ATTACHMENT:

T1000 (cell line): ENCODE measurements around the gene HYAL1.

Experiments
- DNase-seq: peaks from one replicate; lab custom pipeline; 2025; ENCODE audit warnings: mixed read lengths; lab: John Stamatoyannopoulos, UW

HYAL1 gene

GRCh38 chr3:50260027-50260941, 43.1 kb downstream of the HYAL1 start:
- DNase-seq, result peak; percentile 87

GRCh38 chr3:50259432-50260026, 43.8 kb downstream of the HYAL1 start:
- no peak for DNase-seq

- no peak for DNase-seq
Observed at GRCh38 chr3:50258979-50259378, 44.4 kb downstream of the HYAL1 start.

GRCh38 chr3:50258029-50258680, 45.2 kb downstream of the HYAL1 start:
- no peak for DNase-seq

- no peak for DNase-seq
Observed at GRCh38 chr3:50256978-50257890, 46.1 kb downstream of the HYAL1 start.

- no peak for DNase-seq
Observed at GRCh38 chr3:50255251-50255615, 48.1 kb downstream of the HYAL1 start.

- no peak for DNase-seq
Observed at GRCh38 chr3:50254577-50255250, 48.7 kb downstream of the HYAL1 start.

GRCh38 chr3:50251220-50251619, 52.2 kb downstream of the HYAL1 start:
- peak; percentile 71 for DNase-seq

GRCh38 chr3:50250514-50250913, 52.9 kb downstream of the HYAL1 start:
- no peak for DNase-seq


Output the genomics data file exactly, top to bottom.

T1000 (cell line): ENCODE measurements around the gene HYAL1.

Experiments
- DNase-seq: peaks from one replicate; lab custom pipeline; 2025; ENCODE audit warnings: mixed read lengths; lab: John Stamatoyannopoulos, UW

HYAL1 gene

GRCh38 chr3:50260027-50260941, 43.1 kb downstream of the HYAL1 start:
- DNase-seq, result peak; percentile 87

GRCh38 chr3:50259432-50260026, 43.8 kb downstream of the HYAL1 start:
- no peak for DNase-seq

- no peak for DNase-seq
Observed at GRCh38 chr3:50258979-50259378, 44.4 kb downstream of the HYAL1 start.

GRCh38 chr3:50258029-50258680, 45.2 kb downstream of the HYAL1 start:
- no peak for DNase-seq

- no peak for DNase-seq
Observed at GRCh38 chr3:50256978-50257890, 46.1 kb downstream of the HYAL1 start.

- no peak for DNase-seq
Observed at GRCh38 chr3:50255251-50255615, 48.1 kb downstream of the HYAL1 start.

- no peak for DNase-seq
Observed at GRCh38 chr3:50254577-50255250, 48.7 kb downstream of the HYAL1 start.

GRCh38 chr3:50251220-50251619, 52.2 kb downstream of the HYAL1 start:
- peak; percentile 71 for DNase-seq

GRCh38 chr3:50250514-50250913, 52.9 kb downstream of the HYAL1 start:
- no peak for DNase-seq